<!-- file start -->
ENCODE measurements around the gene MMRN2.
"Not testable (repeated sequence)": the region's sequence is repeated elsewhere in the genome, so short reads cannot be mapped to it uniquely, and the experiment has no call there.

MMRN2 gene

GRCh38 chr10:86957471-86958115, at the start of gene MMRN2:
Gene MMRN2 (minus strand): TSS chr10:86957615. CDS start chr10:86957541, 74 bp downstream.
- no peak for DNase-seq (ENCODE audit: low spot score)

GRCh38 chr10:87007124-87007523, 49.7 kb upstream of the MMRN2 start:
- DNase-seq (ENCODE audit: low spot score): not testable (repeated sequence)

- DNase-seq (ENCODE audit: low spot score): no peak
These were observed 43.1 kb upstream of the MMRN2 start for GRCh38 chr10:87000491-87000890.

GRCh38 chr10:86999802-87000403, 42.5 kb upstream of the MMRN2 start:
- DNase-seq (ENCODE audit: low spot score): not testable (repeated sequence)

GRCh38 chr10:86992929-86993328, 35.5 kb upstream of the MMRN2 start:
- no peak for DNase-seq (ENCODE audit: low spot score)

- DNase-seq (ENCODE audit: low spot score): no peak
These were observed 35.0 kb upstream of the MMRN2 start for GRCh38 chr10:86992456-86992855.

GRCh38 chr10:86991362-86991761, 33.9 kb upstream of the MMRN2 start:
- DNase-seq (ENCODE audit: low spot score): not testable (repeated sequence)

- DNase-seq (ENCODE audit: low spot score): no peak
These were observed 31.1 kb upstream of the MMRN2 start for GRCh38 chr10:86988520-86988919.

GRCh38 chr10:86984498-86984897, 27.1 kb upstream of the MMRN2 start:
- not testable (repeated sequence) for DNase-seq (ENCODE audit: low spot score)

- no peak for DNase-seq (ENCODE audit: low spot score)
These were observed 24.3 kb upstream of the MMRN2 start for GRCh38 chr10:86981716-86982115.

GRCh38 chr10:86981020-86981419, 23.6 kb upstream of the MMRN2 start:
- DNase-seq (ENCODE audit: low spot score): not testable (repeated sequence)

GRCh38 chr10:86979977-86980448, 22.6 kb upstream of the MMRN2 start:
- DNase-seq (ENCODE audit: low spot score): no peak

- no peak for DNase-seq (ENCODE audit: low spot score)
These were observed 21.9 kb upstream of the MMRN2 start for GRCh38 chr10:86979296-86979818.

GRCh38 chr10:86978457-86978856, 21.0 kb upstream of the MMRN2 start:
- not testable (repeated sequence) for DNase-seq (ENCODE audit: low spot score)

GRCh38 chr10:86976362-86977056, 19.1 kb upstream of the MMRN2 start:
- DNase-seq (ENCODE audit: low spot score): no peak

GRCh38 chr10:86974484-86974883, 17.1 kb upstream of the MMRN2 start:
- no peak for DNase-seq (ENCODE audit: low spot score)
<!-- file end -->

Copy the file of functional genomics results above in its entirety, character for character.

ENCODE measurements around the gene MMRN2.
"Not testable (repeated sequence)": the region's sequence is repeated elsewhere in the genome, so short reads cannot be mapped to it uniquely, and the experiment has no call there.

MMRN2 gene

GRCh38 chr10:86957471-86958115, at the start of gene MMRN2:
Gene MMRN2 (minus strand): TSS chr10:86957615. CDS start chr10:86957541, 74 bp downstream.
- no peak for DNase-seq (ENCODE audit: low spot score)

GRCh38 chr10:87007124-87007523, 49.7 kb upstream of the MMRN2 start:
- DNase-seq (ENCODE audit: low spot score): not testable (repeated sequence)

- DNase-seq (ENCODE audit: low spot score): no peak
These were observed 43.1 kb upstream of the MMRN2 start for GRCh38 chr10:87000491-87000890.

GRCh38 chr10:86999802-87000403, 42.5 kb upstream of the MMRN2 start:
- DNase-seq (ENCODE audit: low spot score): not testable (repeated sequence)

GRCh38 chr10:86992929-86993328, 35.5 kb upstream of the MMRN2 start:
- no peak for DNase-seq (ENCODE audit: low spot score)

- DNase-seq (ENCODE audit: low spot score): no peak
These were observed 35.0 kb upstream of the MMRN2 start for GRCh38 chr10:86992456-86992855.

GRCh38 chr10:86991362-86991761, 33.9 kb upstream of the MMRN2 start:
- DNase-seq (ENCODE audit: low spot score): not testable (repeated sequence)

- DNase-seq (ENCODE audit: low spot score): no peak
These were observed 31.1 kb upstream of the MMRN2 start for GRCh38 chr10:86988520-86988919.

GRCh38 chr10:86984498-86984897, 27.1 kb upstream of the MMRN2 start:
- not testable (repeated sequence) for DNase-seq (ENCODE audit: low spot score)

- no peak for DNase-seq (ENCODE audit: low spot score)
These were observed 24.3 kb upstream of the MMRN2 start for GRCh38 chr10:86981716-86982115.

GRCh38 chr10:86981020-86981419, 23.6 kb upstream of the MMRN2 start:
- DNase-seq (ENCODE audit: low spot score): not testable (repeated sequence)

GRCh38 chr10:86979977-86980448, 22.6 kb upstream of the MMRN2 start:
- DNase-seq (ENCODE audit: low spot score): no peak

- no peak for DNase-seq (ENCODE audit: low spot score)
These were observed 21.9 kb upstream of the MMRN2 start for GRCh38 chr10:86979296-86979818.

GRCh38 chr10:86978457-86978856, 21.0 kb upstream of the MMRN2 start:
- not testable (repeated sequence) for DNase-seq (ENCODE audit: low spot score)

GRCh38 chr10:86976362-86977056, 19.1 kb upstream of the MMRN2 start:
- DNase-seq (ENCODE audit: low spot score): no peak

GRCh38 chr10:86974484-86974883, 17.1 kb upstream of the MMRN2 start:
- no peak for DNase-seq (ENCODE audit: low spot score)